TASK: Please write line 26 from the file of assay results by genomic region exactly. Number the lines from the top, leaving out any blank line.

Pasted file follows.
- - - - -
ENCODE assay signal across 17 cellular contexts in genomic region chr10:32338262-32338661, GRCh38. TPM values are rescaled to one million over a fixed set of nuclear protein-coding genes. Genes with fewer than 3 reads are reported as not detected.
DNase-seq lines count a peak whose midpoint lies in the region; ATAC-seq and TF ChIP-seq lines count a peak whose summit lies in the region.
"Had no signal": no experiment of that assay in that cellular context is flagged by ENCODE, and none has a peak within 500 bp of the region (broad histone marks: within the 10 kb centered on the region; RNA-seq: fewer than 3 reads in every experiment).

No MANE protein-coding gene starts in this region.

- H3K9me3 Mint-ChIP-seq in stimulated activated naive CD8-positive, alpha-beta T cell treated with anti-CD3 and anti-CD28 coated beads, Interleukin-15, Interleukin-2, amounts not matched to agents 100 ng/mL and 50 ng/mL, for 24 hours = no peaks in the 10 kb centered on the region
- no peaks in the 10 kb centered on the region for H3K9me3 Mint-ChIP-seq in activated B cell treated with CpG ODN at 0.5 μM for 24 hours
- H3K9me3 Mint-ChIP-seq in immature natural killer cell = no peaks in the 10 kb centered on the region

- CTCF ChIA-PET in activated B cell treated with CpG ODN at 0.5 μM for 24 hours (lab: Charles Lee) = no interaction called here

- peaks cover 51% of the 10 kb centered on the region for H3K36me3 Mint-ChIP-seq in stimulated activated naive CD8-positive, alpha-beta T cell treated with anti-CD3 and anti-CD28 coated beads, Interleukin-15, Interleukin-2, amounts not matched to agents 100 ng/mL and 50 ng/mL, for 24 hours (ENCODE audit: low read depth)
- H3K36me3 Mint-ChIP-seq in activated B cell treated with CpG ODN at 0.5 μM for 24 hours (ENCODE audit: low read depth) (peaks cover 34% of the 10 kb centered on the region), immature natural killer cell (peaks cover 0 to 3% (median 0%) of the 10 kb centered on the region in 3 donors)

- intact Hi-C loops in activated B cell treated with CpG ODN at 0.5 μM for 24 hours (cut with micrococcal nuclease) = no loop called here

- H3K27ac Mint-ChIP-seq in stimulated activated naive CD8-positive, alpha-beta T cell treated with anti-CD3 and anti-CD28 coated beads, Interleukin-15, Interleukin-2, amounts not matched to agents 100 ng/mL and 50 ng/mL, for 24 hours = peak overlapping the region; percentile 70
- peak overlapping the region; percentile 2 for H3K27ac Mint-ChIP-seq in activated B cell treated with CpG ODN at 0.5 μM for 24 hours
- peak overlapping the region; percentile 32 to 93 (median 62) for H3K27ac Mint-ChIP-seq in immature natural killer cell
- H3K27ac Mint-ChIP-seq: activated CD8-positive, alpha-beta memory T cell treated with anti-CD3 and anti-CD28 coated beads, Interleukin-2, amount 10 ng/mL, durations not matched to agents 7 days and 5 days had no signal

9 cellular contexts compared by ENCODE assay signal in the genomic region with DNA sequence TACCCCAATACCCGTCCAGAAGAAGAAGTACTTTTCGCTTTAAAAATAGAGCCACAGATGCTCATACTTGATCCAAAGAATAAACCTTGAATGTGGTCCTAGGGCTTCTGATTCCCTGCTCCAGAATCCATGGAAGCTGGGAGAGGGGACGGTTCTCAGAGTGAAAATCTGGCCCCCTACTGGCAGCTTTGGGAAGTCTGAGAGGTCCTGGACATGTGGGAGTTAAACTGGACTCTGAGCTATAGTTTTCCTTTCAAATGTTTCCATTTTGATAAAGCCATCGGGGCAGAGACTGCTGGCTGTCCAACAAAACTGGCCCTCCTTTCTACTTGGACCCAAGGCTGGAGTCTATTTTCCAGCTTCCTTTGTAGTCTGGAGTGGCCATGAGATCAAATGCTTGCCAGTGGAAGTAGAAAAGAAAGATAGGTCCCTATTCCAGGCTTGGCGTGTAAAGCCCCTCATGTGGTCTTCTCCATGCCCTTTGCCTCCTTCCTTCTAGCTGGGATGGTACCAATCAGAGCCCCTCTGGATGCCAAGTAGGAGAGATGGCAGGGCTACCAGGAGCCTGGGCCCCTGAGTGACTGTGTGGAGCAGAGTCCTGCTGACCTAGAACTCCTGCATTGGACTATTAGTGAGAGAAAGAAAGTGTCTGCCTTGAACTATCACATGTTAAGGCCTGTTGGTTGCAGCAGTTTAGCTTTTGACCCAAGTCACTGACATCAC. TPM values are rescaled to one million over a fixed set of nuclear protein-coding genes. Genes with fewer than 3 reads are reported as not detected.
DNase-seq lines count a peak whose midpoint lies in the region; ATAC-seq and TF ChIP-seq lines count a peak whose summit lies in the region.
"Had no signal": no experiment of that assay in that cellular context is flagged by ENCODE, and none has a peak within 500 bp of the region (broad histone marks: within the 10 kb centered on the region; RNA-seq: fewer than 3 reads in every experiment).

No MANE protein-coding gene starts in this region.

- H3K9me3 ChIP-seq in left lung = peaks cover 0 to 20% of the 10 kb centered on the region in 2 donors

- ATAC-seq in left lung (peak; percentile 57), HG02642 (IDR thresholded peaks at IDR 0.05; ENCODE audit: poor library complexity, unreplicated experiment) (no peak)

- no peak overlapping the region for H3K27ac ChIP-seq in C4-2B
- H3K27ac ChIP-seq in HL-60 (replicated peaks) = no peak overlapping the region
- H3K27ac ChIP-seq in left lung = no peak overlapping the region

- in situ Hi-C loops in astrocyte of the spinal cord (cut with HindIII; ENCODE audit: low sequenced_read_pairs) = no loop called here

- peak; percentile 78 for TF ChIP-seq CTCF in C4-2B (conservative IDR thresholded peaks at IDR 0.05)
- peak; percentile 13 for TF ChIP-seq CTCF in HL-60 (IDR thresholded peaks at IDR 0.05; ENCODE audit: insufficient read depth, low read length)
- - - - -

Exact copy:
- peak; percentile 78 for TF ChIP-seq CTCF in C4-2B (conservative IDR thresholded peaks at IDR 0.05)